Restoring valuable wildlife habitat in northern new jersey
By MacKenzie Hall, Private Lands Biologist
A row of trees wait to be planted. © MacKenzie Hall
Last week, a park in Hillsborough Township got a makeover. Following “a shave and a haircut,” more than seven acres of fallow farmland were planted with 1,500 native trees and shrubs.
This afforestation is the latest partnership between Hillsborough and the Conserve Wildlife Foundation to improve wildlife habitat on township-owned lands. The park (on Wertsville Road between Montgomery & Long Hill Rds) sits on the northern edge of the Sourland Mountains, which hold significant values to forest wildlife, migratory songbirds, human residents and recreationists. Our project will extend this forest cover and all of its benefits.
Elliot Hodge helps out on planting day. © MacKenzie Hall
We selected 25 different native tree & shrub species with a variety of things in mind…for example:
- Red, white, black, and chestnut oaks will produce acorns, a great food source for many animals;
- White pines grow densely to shelter wildlife in winter;
- Hackberry and sassafras are larval food sources for certain types of butterflies;
- Tulip poplars grow quickly and are loved by bees;
- Shagbark hickories are important bat roosts in summer;
- Elderberry, bayberry, and dogwoods produce fruit to fuel migrating songbirds as well as animals who winter here.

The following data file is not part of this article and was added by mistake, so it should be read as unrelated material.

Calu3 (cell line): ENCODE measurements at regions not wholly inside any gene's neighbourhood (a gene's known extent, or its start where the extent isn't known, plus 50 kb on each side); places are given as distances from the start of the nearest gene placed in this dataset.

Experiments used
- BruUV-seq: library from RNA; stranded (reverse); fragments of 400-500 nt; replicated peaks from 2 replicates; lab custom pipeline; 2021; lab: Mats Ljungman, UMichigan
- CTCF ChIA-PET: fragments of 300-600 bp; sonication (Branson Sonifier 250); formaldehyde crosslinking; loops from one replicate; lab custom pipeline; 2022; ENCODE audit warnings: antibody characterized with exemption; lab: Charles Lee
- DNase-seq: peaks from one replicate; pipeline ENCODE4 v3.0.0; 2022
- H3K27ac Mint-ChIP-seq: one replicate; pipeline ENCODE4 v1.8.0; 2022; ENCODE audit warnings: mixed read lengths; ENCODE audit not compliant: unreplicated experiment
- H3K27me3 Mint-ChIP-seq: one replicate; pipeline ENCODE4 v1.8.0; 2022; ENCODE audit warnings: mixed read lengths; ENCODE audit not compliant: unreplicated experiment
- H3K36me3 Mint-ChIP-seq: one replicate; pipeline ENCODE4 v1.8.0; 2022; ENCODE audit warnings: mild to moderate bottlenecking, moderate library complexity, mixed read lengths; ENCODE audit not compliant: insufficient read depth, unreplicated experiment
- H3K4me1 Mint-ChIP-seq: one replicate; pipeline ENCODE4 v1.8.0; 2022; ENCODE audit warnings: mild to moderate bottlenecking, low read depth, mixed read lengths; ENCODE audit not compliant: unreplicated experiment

Volunteer John Muth settles a young white pine into its new home. © MacKenzie Hall
While the trees are in the ground, this project is still “in progress.” The next step is to install temporary fencing to protect the saplings from deer browse. We’ll also have to fight the invasive plants - like autumn olive and multiflora rose - that grew so heartily at the site before. And lastly, we still have 150 trees and shrubs to plant at the neighboring Otto’s Farm Park. Please contact me (908-782-4614 x 104) if you want to help!
A huge “THANKS!” goes out to Conservation Resources, Inc. for funding a large part of this restoration, to the US Fish and Wildlife Service’s NJ Partners for Fish and Wildlife program for donating 1,000 of the trees and shrubs, to the D&R Greenway Land Trust nursery and Pinelands Nursery for their beautiful plant products, to Hillsborough Township for investing in their local wildlife, and to the 20 volunteers who helped with the tree planting.